Stanford linguist and author, John H. McWhorter, looks skeptically on the legitimacy of the liberal's reaction to Summers' conversations with West, observing that "Since the notion that Afro-American studies labors under a permanent racist threat is obviously absurd, what were West and his colleagues really up to in crying 'disrespect' and threatening to quit? Simple: making Summers do the 'I'm not a racist' shuffle not only serves to deflect criticism and ensure that there's no backtracking on racial preferences; it also scares the university into keeping up its generous level of support for Af-Am studies or even increasing it."
More characteristic was West's -- and his supporters' -- reaction to Summers' notion that striving for excellence in scholarship and standards in student grading were reasonable objectives for university professors at the world's greatest university: In a huff, West resigned and packed his things for Princeton, unable to suffer the perceived "disrespect" he received. As he left Harvard, he did take time to call Summers "the Ariel Sharon of American higher education" and "a bully, in a very delicate and dangerous situation," this mysterious danger clearly brought to whatever situation existed at all by West himself -- since it was he who had gone public with what had been private discussions between he and President Summers in the first place. But the point had been made and the damage done to Mr. Summers, just as campus liberals wished.
What professor left behind at Harvard was a group of courses and academic research that are characterized by a latent racism of their own, focusing on permanent racial struggles, institutionalized racism, and texts that regularly denounce capitalism and fundamentally question the racial ethics of white America. "If some of the department's courses are fine, most of them are victimology in its Sunday best; some even verge on fantasy," says McWhorter, commenting on some of the department's assigned text. "Tommie Shelby's Marxist Theories of Racism unpacks 'the role of capitalist development and expansion in perpetuating racial inequality' and boasts a reading list that can serve as a primer on how to rage (articulately) against the machine ... Lawrence Bobo's Race, Segregation and Inequality obsesses over racial inequality, too. Bobo teaches his students that African Americans' problems are permanent, short of a revolutionary rending of the national fabric."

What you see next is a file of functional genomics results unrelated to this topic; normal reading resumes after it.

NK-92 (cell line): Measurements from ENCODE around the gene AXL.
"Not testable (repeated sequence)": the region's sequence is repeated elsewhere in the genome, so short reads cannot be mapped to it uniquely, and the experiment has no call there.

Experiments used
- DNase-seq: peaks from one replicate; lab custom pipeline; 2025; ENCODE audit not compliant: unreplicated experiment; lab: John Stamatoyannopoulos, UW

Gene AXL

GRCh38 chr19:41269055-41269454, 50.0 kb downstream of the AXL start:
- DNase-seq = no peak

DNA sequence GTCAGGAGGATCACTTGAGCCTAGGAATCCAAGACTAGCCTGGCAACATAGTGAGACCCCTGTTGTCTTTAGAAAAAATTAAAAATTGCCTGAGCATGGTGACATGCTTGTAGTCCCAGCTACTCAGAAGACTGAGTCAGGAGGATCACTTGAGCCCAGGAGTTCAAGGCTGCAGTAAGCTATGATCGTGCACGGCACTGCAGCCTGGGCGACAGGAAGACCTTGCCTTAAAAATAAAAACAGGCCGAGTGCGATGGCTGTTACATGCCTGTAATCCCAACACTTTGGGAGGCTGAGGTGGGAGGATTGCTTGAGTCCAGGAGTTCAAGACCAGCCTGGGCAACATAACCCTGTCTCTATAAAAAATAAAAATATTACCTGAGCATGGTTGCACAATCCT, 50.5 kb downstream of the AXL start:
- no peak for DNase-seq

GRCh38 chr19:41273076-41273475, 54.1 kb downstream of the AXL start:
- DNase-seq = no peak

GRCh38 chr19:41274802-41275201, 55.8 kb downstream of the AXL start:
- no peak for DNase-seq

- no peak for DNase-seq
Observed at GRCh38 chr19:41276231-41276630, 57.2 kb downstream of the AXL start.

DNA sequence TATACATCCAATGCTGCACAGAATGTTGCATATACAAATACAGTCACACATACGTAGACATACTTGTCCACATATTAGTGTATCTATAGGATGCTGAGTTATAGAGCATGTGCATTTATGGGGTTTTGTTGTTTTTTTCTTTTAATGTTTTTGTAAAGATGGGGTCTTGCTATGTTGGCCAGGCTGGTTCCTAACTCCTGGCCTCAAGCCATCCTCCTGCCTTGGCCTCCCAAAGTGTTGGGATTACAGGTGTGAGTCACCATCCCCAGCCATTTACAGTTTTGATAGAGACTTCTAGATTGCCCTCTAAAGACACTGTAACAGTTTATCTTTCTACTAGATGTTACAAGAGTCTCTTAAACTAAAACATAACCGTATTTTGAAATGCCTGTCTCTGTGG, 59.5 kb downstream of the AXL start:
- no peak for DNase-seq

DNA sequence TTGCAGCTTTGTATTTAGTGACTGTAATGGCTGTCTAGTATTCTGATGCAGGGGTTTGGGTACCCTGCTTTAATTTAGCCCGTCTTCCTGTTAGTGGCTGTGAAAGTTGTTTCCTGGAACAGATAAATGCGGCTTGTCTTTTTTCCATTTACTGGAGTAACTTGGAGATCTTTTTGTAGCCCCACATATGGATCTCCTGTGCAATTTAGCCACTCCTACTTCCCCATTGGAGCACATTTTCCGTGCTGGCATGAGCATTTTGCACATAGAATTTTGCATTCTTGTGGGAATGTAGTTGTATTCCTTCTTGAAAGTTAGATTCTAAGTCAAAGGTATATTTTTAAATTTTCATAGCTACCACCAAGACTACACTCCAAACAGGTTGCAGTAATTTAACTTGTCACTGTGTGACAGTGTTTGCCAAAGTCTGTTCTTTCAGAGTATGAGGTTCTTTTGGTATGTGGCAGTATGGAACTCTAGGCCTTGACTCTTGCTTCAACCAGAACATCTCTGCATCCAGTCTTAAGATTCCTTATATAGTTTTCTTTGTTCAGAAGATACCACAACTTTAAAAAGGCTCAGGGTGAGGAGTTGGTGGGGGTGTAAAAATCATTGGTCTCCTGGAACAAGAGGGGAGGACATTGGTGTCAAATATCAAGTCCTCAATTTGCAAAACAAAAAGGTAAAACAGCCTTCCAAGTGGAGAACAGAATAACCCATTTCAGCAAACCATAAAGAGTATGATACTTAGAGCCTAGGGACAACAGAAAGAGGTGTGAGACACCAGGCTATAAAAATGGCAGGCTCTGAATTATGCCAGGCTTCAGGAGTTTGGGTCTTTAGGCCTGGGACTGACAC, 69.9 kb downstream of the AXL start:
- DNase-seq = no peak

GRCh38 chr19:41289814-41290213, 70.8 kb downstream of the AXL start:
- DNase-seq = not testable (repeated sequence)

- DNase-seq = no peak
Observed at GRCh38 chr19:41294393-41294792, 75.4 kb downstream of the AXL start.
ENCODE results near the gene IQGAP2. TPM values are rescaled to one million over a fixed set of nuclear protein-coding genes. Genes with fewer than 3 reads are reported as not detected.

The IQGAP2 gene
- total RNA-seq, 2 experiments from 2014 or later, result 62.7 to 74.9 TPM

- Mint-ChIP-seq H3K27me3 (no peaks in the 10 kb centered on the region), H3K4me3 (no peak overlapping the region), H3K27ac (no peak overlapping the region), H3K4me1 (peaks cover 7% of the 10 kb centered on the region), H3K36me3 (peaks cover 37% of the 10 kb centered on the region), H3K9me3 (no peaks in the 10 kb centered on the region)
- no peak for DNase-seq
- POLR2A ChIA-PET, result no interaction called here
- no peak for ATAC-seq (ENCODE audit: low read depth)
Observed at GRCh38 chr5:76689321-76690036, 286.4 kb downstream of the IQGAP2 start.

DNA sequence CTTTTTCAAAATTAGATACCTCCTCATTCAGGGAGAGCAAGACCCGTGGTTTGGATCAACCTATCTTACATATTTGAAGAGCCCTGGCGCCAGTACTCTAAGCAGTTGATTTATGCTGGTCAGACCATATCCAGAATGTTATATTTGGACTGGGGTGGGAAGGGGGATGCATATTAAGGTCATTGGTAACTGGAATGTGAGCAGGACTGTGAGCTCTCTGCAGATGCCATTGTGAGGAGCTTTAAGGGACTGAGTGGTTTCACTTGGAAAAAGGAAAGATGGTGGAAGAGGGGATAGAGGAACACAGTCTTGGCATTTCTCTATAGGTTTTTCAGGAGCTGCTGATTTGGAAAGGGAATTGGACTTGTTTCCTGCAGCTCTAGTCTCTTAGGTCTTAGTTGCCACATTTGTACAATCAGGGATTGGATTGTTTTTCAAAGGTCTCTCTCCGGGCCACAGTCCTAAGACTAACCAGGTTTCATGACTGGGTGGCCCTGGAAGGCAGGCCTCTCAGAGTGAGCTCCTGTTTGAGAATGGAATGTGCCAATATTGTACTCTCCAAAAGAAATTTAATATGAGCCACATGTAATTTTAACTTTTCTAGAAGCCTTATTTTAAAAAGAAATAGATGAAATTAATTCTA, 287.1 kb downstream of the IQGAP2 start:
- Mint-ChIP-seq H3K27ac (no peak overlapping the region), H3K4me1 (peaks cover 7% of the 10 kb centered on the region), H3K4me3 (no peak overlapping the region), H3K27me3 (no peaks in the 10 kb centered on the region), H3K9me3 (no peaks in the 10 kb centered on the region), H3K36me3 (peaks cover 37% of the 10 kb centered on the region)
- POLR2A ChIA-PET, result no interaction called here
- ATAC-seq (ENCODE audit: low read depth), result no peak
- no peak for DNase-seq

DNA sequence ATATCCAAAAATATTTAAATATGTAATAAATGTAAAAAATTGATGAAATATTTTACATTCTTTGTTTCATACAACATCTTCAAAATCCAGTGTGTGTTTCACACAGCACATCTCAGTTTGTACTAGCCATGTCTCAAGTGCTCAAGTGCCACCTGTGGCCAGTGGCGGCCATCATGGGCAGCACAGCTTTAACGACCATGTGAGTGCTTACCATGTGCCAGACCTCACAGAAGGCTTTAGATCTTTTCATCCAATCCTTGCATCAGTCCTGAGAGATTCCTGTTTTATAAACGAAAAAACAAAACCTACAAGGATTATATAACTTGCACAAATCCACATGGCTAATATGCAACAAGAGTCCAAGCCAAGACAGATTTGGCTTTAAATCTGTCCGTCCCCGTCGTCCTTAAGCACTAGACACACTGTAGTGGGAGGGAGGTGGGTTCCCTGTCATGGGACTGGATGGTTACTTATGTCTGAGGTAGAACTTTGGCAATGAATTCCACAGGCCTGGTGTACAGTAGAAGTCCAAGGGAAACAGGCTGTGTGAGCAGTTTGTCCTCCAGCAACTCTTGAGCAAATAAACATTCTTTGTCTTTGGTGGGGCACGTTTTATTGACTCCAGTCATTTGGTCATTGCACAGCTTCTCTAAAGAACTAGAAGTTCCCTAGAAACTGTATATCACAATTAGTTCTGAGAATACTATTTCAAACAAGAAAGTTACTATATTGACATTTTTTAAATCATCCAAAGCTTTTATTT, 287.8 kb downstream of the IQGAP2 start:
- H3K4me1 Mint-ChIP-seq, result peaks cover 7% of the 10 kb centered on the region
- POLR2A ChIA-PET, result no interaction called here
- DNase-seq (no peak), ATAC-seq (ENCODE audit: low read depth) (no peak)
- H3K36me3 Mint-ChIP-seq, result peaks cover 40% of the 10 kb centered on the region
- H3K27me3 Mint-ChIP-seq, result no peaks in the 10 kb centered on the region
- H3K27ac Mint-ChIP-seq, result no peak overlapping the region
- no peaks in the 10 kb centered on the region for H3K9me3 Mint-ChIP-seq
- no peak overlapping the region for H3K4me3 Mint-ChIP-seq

If Summers had been able dodge several ideological bullets in his first encounters with radical faculty members, his final misstep was the fatal shot. Many will remember the near universal opprobrium he found directed at him after his informal remarks at a January 2004 conference on women in science in which he suggested, off-the-cuff and guardedly, that the absence of women from science faculties might be linked to superior quantitative reasoning on the part of men. "Though research amply bears out the unequal distribution of the most abstract mathematical abilities, Summers' allusion to this research set off an immediate spasm of revulsion and horror among Harvard's feminist faculty members," said Heather Mac Donald, a Senior Fellow at the Manhattan Institute for Policy Research. In fact, Nancy Hopkins, an MIT professor of biology and a feminism huckster with a record of crying sexism in the advancement of her own career, could barely keep from fainting after hearing Summers remarks. "This kind of bias," she was quick to proclaim to everyone within earshot, including then Boston Globe, "makes me physically sick."